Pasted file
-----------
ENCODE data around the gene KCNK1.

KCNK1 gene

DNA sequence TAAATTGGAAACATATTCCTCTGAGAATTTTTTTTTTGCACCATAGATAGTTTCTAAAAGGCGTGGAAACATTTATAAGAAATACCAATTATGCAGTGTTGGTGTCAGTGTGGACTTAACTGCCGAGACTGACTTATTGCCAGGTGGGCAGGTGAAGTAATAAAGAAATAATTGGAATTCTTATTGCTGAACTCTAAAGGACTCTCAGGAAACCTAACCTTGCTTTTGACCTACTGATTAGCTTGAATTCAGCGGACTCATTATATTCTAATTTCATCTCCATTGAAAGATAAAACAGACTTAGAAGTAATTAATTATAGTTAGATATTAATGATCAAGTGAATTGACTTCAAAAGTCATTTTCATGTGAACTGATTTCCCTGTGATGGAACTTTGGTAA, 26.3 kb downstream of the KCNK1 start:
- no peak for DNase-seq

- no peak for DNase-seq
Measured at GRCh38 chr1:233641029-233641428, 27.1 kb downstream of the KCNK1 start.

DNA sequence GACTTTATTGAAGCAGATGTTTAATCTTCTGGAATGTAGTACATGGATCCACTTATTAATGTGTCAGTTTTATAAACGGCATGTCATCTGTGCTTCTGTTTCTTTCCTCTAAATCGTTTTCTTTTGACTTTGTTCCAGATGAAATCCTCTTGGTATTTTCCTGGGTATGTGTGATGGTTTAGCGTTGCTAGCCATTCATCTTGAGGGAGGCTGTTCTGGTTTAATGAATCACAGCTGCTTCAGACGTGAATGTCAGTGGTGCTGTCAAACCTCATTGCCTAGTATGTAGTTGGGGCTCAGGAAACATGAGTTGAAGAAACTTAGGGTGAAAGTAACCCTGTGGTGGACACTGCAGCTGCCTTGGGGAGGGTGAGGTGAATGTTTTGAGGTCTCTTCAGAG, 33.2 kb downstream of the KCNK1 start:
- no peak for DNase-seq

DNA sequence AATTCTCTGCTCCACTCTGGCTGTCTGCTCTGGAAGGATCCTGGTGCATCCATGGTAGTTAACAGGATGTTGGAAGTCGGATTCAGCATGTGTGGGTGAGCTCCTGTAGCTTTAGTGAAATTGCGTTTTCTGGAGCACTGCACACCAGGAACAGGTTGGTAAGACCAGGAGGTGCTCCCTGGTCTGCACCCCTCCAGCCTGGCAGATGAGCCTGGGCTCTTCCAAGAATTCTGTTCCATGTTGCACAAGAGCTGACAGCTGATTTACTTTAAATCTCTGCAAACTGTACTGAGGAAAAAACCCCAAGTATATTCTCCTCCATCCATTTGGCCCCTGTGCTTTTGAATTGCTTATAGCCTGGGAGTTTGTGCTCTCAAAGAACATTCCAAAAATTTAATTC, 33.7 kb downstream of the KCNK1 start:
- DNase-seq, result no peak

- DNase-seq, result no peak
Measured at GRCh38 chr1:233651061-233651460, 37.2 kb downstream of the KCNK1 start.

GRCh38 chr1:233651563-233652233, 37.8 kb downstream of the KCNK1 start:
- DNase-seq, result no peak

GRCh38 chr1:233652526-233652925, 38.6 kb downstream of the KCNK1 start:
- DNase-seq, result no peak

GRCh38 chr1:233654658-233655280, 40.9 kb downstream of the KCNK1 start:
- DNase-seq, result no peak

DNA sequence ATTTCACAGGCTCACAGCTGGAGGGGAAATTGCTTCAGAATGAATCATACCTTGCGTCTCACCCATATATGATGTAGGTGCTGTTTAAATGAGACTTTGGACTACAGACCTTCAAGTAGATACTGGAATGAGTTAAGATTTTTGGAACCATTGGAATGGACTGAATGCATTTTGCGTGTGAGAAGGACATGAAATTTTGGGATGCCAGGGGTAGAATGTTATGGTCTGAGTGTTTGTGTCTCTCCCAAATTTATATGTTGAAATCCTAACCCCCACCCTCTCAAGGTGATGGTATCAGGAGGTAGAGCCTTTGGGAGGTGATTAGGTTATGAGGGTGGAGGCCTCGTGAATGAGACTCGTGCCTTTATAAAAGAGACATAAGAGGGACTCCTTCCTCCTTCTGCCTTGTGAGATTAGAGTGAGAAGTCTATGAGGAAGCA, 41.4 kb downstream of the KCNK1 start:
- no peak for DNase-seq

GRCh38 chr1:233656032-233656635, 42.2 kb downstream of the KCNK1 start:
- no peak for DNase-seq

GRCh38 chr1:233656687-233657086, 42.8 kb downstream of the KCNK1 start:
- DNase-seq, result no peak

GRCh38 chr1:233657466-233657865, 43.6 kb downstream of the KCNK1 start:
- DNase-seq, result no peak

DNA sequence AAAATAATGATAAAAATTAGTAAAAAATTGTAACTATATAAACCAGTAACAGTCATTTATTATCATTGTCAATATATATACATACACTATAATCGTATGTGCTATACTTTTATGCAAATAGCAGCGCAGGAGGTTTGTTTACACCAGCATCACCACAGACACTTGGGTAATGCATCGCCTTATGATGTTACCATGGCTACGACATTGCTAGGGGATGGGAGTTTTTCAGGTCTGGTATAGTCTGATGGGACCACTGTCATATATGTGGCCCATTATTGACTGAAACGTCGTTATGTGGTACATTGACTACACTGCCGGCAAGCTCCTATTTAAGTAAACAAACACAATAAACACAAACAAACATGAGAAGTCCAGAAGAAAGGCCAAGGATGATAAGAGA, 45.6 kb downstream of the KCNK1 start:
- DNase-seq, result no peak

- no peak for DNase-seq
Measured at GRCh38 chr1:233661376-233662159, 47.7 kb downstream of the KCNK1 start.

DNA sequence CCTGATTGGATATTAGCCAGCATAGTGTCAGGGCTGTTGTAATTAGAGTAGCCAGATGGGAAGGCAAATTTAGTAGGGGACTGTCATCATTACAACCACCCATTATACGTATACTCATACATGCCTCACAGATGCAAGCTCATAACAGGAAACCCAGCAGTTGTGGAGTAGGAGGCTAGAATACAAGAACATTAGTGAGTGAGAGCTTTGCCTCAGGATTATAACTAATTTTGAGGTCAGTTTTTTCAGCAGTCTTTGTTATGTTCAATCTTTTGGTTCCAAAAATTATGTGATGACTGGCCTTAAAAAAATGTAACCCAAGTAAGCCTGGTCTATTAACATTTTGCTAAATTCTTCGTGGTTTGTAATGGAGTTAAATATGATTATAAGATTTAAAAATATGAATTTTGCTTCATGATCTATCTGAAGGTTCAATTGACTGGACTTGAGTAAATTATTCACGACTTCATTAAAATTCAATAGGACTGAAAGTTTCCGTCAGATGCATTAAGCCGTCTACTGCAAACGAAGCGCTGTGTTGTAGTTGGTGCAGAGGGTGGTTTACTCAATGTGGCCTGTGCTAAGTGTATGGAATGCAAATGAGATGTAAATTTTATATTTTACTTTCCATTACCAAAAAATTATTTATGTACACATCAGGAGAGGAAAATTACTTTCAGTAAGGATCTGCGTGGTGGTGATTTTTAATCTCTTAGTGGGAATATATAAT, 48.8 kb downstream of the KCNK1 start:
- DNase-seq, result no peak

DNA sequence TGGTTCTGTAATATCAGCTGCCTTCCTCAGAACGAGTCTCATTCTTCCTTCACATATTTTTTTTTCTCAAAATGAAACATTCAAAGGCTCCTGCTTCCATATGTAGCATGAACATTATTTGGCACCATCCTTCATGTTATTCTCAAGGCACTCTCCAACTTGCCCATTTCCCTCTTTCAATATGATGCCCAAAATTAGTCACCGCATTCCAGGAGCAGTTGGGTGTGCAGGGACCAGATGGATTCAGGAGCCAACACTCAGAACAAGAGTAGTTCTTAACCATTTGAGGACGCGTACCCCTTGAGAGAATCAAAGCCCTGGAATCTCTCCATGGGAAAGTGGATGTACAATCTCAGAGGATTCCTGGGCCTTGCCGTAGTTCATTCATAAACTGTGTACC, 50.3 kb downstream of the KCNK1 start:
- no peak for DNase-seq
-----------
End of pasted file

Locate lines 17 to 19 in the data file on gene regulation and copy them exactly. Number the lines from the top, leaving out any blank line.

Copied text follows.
GRCh38 chr1:233654658-233655280, 40.9 kb downstream of the KCNK1 start:
- DNase-seq, result no peak

DNA sequence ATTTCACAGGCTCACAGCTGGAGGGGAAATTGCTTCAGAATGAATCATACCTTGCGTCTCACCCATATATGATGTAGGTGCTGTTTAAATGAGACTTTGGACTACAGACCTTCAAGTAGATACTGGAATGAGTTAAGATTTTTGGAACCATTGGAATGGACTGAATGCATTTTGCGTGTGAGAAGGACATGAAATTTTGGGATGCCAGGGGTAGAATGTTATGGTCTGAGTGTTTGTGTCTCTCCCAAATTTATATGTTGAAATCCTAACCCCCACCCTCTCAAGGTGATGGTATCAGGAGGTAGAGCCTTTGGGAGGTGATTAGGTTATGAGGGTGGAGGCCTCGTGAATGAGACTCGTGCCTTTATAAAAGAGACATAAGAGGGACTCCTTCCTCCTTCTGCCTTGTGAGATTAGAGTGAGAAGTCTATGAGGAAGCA, 41.4 kb downstream of the KCNK1 start: